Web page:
In the case of Zola, that power involves sex work and sex trafficking. In the case of Cat Person, it’s a more subtle breakdown of how young women approach modern dating. Whether that power is real or perceived, it’s still there, reminding both women to always be vigilant as a pleasant situation can turn bad at any time. For the most part, both stories are fiction, though some content is possibly grounded in real experience. Still, despite these similarities, the Zola story received far less hate than Cat Person.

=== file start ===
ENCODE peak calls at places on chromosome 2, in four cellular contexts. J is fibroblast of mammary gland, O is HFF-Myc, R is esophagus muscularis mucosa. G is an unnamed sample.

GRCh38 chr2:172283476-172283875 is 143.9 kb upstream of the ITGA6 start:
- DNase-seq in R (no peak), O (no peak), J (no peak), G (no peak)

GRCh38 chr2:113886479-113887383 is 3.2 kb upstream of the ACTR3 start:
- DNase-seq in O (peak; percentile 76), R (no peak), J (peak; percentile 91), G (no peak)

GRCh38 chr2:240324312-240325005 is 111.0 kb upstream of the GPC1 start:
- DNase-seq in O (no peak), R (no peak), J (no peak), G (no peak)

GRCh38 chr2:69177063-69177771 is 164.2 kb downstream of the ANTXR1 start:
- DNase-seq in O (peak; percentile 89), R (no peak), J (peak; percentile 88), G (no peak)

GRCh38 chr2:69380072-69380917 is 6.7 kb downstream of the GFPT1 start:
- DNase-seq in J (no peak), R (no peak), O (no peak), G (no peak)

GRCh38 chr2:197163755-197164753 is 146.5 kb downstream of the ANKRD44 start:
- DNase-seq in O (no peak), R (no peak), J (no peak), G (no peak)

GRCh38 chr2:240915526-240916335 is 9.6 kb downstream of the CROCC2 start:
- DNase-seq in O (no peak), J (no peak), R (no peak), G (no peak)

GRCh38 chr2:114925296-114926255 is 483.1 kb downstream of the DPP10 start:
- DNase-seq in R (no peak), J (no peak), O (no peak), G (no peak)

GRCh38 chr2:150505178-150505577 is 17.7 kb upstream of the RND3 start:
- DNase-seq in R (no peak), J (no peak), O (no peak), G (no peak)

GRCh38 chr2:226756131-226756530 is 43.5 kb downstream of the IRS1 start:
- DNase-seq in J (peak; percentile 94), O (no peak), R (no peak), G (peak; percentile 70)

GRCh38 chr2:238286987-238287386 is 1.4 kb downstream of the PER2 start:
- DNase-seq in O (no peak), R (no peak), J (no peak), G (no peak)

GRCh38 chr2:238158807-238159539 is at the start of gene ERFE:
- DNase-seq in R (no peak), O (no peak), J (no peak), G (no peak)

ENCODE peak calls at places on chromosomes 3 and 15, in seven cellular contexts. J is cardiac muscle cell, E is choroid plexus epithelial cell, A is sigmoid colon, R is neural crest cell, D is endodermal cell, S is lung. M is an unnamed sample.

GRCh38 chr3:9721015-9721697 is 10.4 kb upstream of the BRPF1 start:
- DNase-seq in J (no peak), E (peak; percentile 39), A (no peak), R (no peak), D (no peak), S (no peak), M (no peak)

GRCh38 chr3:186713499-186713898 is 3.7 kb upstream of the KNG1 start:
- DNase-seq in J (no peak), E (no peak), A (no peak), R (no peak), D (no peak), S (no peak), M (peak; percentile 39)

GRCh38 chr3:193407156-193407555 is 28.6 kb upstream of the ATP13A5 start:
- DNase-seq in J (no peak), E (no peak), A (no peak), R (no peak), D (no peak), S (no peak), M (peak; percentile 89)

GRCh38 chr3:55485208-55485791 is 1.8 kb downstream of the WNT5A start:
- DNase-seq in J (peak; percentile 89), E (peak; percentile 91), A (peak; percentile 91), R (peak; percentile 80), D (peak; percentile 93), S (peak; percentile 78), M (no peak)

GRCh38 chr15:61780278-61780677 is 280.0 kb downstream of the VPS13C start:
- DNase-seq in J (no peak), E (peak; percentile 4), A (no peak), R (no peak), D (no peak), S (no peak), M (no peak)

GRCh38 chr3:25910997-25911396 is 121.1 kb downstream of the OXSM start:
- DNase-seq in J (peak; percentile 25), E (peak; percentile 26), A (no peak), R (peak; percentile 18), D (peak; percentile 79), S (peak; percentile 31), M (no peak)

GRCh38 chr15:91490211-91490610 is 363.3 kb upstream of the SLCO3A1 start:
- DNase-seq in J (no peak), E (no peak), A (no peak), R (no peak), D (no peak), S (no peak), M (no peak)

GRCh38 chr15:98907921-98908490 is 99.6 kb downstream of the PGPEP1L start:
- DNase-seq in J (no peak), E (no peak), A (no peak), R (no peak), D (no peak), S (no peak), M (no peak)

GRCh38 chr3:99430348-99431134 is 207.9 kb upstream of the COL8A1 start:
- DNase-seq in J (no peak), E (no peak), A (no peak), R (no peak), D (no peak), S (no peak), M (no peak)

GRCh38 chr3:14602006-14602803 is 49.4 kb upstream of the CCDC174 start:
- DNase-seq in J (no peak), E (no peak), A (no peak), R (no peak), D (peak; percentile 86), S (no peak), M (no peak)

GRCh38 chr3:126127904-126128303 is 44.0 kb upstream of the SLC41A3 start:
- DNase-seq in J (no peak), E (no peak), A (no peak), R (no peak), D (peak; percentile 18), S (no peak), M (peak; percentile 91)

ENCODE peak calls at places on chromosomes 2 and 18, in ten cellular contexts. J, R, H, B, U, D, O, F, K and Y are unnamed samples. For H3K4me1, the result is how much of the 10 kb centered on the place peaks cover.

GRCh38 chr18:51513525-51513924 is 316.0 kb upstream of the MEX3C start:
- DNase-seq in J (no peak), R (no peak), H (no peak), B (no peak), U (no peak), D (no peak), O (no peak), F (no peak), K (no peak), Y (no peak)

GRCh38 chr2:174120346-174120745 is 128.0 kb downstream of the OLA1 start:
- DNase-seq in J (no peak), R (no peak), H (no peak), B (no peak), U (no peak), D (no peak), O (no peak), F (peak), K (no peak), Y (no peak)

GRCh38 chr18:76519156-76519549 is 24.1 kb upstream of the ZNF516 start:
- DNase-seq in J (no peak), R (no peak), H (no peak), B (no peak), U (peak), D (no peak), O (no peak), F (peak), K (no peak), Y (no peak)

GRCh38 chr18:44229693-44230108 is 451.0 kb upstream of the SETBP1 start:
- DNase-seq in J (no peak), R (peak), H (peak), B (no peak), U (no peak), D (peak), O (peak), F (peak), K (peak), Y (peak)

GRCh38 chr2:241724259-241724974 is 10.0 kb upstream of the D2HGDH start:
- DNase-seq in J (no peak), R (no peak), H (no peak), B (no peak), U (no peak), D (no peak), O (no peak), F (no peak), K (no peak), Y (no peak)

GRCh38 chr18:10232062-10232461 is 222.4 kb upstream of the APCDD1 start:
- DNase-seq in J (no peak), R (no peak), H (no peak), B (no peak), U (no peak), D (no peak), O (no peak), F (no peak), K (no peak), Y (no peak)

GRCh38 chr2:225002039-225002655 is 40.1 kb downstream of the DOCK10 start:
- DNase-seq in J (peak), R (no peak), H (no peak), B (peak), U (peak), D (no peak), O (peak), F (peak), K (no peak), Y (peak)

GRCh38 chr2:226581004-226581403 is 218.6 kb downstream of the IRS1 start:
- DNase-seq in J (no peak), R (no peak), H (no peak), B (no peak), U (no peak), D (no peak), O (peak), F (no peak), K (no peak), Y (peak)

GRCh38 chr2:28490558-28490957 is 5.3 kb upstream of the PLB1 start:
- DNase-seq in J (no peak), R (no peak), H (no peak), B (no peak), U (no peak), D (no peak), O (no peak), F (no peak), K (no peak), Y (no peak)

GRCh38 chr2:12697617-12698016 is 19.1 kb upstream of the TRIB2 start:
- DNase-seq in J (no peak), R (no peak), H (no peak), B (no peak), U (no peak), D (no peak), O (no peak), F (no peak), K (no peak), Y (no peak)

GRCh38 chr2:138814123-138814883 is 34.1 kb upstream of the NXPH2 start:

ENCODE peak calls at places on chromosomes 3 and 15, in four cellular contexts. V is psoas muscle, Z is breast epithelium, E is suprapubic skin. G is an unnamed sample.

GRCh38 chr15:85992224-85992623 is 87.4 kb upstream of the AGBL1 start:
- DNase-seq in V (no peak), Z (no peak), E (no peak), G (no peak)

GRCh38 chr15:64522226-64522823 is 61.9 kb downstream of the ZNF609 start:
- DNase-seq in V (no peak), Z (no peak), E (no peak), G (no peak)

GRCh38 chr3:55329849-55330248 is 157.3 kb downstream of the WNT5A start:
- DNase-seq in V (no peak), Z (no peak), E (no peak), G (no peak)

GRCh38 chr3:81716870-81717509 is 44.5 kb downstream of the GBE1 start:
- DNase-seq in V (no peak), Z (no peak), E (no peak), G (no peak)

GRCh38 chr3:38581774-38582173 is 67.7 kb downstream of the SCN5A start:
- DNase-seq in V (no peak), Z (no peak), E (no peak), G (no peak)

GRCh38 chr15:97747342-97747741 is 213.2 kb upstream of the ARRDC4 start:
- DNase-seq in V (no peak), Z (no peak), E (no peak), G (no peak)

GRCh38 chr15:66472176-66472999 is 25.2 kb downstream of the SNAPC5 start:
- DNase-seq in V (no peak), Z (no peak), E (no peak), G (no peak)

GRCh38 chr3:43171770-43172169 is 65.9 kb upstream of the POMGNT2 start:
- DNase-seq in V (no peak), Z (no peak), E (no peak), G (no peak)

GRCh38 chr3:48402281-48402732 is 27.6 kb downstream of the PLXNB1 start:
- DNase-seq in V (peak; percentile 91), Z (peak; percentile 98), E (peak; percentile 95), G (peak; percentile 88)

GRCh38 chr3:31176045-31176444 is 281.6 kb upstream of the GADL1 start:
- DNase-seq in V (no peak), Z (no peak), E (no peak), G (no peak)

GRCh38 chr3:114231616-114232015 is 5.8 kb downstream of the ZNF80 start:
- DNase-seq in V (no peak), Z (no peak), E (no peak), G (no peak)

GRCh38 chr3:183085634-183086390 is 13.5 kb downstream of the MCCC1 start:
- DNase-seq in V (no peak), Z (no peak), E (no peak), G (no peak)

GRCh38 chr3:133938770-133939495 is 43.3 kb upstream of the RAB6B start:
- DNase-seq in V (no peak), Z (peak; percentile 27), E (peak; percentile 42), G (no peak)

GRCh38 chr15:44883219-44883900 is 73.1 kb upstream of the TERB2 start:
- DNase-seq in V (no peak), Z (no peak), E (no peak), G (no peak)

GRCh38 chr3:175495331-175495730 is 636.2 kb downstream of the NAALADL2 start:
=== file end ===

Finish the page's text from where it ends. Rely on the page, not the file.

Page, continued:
Zola (Wells’ stripper name) is brash and smart, a characteristic some men claim is unappealing, but her profession as a stripper is all about pleasing men, which ultimately makes her an attractive character. There’s an inherent reason for the male audience to like her as she understands their pleasure and makes it her prerogative because it increases her income. Even though men are represented as violent and dangerous in Zola’s story, they play roles we’re familiar with through media: the concerned boyfriend; the angry pimp; and the strong, virile man protecting his woman (even while he’s putting her in increasingly dangerous positions). At the end of the day, men are still able to see themselves as the hero in Zola’s story and distance themselves from the outlandish events and less than savory character flaws attributed to the men in Zola’s life.